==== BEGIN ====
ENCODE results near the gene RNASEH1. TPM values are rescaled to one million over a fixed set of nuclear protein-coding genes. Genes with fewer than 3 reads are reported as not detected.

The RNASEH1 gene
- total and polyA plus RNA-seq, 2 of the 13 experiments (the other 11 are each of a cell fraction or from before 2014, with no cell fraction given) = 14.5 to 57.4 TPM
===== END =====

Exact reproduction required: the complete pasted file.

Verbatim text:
ENCODE results near the gene RNASEH1. TPM values are rescaled to one million over a fixed set of nuclear protein-coding genes. Genes with fewer than 3 reads are reported as not detected.

The RNASEH1 gene
- total and polyA plus RNA-seq, 2 of the 13 experiments (the other 11 are each of a cell fraction or from before 2014, with no cell fraction given) = 14.5 to 57.4 TPM